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Lippincott, Williams & Wilkins

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Nursing Research

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DOI: 10.1097/NNR.0000000000000652



Preterm infants are uniquely vulnerable to early toxic stress exposure while in the neonatal intensive care unit (NICU) and also being at risk for suboptimal neurodevelopmental outcomes. However, the complex biological mechanisms responsible for variations in preterm infants’ neurodevelopmental outcomes because of early toxic stress exposure in the NICU remain unknown. Innovative preterm behavioral epigenetics research offers a possible mechanism and describes how early toxic stress exposure may lead to epigenetic alterations, potentially affecting short- and long-term outcomes.


The aim of this study was to review the relationships between early toxic stress exposures in the NICU and epigenetic alterations in preterm infants. The measurement of early toxic stress exposure in the NICU and effect of epigenetic alterations on neurodevelopmental outcomes in preterm infants were also examined.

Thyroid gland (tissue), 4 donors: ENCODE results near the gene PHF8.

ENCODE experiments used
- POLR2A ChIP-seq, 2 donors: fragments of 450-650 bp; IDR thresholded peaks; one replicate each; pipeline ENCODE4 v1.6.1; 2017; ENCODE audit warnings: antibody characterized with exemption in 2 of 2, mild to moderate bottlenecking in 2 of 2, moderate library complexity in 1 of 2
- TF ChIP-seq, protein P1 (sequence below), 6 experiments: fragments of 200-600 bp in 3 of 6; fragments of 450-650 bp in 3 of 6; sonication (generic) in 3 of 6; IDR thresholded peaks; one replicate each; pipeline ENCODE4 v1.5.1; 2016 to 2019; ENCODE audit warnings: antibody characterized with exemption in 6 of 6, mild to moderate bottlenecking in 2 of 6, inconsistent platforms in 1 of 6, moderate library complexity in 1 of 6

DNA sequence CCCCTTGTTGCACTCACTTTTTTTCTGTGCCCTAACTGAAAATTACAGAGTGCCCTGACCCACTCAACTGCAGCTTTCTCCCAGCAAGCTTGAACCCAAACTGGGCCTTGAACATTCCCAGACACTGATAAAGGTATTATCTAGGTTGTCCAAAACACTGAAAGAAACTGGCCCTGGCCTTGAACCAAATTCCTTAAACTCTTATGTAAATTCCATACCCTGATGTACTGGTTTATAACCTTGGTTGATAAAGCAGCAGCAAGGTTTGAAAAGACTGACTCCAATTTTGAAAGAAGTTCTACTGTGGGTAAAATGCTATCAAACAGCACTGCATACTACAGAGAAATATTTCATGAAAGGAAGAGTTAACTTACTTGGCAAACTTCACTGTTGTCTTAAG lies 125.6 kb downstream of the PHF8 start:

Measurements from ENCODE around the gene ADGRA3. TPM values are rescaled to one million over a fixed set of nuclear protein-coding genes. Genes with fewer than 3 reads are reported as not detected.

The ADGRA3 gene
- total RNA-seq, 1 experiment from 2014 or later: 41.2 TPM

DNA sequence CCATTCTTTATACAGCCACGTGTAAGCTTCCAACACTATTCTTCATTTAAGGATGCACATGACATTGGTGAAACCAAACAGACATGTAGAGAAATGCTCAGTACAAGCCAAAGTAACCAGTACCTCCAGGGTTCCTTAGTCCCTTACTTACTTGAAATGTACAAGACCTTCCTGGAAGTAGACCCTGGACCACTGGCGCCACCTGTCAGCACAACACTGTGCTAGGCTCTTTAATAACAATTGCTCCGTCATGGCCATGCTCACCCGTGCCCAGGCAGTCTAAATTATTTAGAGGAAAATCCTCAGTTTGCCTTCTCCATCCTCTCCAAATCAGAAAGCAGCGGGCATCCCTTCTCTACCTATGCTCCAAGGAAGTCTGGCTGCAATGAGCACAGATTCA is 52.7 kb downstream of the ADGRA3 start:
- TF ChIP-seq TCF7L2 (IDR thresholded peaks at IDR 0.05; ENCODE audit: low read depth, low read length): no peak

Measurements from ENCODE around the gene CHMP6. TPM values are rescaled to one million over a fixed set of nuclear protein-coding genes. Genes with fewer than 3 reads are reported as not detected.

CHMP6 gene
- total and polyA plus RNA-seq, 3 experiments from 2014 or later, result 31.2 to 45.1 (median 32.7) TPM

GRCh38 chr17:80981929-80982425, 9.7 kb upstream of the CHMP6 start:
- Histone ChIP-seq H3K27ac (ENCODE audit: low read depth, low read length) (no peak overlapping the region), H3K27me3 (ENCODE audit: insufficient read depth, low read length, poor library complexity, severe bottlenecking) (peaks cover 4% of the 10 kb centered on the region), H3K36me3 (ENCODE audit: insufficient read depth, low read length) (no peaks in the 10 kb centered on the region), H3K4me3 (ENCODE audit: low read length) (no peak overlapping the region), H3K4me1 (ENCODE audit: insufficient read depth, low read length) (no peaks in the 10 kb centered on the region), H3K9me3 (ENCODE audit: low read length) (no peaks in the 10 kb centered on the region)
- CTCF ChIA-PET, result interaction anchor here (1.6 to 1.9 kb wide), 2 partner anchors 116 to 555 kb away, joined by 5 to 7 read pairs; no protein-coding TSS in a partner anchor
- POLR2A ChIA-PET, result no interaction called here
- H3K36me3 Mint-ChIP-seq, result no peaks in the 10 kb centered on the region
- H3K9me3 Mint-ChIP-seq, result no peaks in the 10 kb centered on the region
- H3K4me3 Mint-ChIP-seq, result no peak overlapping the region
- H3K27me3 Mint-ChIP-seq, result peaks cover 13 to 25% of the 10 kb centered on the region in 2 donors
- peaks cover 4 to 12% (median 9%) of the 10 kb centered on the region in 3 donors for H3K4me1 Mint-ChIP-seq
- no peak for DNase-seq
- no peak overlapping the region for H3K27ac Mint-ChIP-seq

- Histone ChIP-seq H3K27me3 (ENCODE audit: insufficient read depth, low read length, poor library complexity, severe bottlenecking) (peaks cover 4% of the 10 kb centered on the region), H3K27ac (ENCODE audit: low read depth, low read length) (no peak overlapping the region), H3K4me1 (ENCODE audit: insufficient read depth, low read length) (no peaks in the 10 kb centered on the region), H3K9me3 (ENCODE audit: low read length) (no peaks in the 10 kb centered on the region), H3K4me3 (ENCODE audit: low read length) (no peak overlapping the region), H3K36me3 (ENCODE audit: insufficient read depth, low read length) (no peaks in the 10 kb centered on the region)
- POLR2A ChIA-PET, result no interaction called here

We conducted a scoping review of the literature published between January 2011 and December 2021 using databases PubMed, CINAHL, Cochrance Library, PsycINFO, and Web of Science. Primary data-based research that examined epigenetics, stress, and preterm infants or NICU were included.


A total of 13 articles from nine studies were included. DNA methylations of six specific genes were studied in relation to early toxic stress exposure in the NICU: SLC6A4, SLC6A3, OPRMI, NR3C1, HSD11B2, and PLAGL1. These genes are responsible for regulating serotonin, dopamine, and cortisol. Poorer neurodevelopmental outcomes were associated with alterations in DNA methylation of SLC6A4, NR3C1, and HSD11B2. Measurements of early toxic stress exposure in the NICU were inconsistent among the studies.


Epigenetic alterations secondary to early toxic stress exposures in the NICU may be associated with future neurodevelopmental outcomes in preterm infants. Common data elements of toxic stress exposure in preterm infants are needed. Identification of the epigenome and mechanisms by which early toxic stress exposure leads to epigenetic alterations in this vulnerable population will provide evidence to design and test individualized intervention.


Accepted version. Nursing Research, Vol. 72, No. 3 (May/June 2023): 218-228. DOI. © 2023 Lippincott Williams & Wilkins, Inc. Used with permission.

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